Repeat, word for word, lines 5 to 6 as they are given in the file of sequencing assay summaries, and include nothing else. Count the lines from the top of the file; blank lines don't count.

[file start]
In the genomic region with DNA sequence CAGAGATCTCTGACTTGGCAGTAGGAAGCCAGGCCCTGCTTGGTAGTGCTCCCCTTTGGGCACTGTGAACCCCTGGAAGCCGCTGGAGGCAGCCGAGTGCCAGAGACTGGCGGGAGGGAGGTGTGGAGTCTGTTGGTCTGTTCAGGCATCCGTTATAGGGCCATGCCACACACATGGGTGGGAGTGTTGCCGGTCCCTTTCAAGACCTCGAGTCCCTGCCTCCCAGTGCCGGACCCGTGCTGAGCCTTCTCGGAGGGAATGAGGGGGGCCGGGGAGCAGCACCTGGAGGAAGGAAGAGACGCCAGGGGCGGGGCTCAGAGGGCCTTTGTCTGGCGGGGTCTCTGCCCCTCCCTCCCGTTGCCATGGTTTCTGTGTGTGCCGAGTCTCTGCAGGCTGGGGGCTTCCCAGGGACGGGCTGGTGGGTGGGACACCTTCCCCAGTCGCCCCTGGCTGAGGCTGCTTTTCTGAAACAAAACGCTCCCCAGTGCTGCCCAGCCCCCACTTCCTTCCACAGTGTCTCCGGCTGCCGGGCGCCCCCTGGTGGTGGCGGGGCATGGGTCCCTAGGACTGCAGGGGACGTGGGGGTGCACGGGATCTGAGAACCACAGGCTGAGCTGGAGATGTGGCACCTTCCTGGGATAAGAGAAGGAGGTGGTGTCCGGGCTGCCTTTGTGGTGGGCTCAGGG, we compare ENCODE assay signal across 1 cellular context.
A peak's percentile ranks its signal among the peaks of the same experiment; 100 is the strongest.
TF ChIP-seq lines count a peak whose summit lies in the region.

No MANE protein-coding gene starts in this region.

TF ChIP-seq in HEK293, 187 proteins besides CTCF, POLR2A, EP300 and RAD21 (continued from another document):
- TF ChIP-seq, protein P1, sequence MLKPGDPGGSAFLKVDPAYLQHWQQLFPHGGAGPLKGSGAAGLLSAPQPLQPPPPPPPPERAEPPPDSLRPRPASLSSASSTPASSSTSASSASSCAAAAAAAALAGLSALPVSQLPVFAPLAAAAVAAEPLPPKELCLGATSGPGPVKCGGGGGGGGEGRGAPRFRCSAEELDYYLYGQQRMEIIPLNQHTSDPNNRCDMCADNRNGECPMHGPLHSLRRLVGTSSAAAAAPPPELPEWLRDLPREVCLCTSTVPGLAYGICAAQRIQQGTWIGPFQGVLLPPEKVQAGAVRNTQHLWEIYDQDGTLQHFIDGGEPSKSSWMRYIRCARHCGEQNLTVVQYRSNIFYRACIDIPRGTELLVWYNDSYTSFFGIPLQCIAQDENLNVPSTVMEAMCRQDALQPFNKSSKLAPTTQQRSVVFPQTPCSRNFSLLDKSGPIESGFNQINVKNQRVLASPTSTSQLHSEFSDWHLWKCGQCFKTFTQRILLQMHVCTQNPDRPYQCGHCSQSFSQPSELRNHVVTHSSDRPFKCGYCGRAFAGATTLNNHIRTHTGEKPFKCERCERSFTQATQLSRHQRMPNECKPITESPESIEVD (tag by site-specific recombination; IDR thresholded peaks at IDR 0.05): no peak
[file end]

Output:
TF ChIP-seq in HEK293, 187 proteins besides CTCF, POLR2A, EP300 and RAD21 (continued from another document):
- TF ChIP-seq, protein P1, sequence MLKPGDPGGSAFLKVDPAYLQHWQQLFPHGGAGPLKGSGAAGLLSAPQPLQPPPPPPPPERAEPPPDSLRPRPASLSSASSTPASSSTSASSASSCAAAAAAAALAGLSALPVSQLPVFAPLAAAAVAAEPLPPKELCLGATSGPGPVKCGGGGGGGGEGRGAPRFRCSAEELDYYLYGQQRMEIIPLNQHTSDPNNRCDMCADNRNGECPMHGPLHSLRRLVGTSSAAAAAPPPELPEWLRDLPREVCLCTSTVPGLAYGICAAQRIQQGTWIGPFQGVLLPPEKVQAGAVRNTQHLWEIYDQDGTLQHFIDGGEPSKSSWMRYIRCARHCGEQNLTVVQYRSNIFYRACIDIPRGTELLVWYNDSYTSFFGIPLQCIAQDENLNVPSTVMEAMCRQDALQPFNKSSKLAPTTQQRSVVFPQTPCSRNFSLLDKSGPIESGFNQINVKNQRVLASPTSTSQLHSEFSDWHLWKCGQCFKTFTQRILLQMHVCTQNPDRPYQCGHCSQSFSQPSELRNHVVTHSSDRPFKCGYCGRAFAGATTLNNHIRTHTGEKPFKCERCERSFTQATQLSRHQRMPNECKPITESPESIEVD (tag by site-specific recombination; IDR thresholded peaks at IDR 0.05): no peak